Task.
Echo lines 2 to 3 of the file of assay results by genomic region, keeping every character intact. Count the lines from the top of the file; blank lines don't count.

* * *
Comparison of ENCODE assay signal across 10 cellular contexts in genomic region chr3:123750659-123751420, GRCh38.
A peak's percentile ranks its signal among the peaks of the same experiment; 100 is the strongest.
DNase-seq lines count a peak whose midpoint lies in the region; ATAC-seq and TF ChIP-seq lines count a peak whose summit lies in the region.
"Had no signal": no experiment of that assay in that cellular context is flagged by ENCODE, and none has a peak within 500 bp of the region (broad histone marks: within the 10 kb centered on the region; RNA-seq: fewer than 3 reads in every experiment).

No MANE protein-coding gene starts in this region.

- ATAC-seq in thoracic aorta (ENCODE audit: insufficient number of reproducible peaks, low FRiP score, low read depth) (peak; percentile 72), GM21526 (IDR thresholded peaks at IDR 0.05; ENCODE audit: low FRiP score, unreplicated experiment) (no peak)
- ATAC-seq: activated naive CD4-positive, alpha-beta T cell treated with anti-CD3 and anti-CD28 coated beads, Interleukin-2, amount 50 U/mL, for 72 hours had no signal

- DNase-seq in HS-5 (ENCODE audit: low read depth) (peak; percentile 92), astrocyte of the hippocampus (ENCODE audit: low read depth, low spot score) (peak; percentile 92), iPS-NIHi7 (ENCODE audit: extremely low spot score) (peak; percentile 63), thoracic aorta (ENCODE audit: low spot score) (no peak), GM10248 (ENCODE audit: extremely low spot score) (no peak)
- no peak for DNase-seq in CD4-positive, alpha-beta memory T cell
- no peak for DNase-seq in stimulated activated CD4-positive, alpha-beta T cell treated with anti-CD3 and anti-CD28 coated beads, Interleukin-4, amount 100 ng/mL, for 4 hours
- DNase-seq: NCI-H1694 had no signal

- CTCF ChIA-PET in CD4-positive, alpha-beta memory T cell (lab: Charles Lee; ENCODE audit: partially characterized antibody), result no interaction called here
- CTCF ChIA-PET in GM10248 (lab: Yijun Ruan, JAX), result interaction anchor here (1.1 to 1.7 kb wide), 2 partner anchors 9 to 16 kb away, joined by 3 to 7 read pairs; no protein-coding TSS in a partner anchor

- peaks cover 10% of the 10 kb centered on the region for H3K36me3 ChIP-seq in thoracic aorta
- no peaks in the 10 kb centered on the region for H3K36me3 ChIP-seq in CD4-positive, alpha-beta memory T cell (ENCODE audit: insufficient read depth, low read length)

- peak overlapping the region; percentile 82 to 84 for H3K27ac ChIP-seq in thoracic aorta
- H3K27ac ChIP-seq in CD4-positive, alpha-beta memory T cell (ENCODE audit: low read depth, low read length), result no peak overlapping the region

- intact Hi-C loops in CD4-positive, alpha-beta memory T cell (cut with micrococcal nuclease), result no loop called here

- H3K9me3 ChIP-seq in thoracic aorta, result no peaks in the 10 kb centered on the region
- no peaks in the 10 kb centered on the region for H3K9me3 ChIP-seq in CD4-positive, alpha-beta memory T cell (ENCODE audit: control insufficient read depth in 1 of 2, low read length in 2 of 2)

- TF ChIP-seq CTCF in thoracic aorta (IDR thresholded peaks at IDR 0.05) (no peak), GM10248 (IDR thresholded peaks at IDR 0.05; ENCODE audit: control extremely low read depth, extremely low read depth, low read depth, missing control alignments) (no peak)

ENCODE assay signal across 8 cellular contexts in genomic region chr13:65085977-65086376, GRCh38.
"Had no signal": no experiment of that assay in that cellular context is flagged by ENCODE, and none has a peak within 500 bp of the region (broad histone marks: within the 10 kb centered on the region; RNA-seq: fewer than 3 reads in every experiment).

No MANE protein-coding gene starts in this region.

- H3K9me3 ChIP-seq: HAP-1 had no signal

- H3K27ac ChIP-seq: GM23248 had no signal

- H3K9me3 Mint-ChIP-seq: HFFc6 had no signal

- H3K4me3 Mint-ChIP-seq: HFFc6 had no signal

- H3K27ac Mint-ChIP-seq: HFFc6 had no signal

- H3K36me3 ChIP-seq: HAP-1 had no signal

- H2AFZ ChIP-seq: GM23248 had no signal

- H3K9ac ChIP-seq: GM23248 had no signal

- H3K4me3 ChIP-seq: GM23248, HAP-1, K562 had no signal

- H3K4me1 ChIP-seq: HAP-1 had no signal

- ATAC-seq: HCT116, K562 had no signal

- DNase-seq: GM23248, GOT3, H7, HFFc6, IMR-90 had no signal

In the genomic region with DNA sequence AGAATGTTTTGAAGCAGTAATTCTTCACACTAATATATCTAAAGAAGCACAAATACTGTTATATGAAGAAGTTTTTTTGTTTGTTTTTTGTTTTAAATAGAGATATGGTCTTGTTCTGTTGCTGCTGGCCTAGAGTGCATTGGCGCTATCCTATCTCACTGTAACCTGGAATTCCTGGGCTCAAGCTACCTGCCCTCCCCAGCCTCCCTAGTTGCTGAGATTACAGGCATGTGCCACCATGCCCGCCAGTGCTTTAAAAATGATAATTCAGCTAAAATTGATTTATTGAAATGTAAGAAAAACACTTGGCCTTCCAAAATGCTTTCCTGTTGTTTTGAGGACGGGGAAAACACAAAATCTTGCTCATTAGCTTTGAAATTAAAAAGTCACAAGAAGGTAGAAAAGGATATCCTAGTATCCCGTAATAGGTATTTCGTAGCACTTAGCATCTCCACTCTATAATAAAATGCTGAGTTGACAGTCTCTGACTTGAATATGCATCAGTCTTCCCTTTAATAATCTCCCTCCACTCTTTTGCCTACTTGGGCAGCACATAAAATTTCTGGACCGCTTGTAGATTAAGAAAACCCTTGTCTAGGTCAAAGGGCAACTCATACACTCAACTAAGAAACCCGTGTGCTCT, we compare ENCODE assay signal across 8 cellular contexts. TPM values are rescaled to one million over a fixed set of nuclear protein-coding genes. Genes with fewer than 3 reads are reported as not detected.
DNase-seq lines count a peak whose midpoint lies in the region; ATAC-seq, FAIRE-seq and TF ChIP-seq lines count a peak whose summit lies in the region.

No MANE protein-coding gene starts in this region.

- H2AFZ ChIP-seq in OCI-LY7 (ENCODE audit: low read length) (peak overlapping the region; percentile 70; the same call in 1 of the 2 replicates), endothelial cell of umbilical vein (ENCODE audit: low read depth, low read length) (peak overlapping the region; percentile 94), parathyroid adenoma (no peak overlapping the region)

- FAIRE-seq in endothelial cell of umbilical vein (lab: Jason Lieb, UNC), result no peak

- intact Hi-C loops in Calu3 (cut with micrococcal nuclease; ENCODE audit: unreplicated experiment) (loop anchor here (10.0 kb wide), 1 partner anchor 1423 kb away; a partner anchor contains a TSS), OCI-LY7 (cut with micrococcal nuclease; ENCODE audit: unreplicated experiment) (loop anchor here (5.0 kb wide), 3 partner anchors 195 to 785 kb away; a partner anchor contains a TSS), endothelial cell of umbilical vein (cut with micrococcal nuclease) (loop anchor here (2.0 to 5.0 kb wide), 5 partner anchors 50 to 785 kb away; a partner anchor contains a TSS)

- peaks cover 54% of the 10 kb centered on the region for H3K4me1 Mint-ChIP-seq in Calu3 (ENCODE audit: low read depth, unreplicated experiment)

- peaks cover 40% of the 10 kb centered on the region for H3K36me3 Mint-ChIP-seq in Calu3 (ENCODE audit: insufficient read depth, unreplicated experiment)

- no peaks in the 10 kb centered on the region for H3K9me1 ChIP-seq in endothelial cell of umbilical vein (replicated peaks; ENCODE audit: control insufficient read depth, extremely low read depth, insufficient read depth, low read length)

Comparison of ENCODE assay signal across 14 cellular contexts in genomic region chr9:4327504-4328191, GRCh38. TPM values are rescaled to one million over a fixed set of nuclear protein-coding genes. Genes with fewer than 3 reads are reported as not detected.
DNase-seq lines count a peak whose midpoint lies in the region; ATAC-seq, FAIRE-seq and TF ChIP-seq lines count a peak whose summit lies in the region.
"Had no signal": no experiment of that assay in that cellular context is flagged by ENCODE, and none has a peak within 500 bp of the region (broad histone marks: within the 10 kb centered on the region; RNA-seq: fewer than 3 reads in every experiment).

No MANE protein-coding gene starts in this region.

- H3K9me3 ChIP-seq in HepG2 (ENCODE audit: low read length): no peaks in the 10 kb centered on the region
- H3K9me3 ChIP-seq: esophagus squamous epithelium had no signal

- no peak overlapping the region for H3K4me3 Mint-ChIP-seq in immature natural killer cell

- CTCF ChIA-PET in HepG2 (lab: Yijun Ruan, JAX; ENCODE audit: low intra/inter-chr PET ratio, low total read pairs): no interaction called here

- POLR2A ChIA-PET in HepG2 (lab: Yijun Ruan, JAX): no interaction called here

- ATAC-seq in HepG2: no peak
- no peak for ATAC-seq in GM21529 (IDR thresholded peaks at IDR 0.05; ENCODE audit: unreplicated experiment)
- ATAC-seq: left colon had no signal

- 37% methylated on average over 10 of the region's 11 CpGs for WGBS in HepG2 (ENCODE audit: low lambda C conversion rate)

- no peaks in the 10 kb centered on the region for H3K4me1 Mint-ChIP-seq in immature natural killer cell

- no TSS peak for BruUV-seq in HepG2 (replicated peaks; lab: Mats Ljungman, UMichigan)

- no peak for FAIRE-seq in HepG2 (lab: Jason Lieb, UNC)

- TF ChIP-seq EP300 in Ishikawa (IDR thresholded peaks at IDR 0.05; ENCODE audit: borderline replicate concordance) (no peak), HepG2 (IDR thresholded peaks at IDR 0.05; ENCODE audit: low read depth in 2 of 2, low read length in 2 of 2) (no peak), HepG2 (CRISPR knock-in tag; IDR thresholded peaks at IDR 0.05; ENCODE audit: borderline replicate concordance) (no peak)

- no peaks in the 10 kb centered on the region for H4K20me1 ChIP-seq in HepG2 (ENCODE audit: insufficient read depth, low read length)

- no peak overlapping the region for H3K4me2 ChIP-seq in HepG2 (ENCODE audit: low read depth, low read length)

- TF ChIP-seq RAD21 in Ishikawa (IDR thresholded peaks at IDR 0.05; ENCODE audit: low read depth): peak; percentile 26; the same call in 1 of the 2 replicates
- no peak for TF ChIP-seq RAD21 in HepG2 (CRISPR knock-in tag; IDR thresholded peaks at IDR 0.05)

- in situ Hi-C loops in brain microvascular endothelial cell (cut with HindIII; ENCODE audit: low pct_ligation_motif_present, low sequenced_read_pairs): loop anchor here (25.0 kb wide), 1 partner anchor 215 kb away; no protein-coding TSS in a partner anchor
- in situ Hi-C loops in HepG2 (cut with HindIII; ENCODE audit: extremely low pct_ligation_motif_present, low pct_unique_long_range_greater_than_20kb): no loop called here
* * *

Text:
A peak's percentile ranks its signal among the peaks of the same experiment; 100 is the strongest.
DNase-seq lines count a peak whose midpoint lies in the region; ATAC-seq and TF ChIP-seq lines count a peak whose summit lies in the region.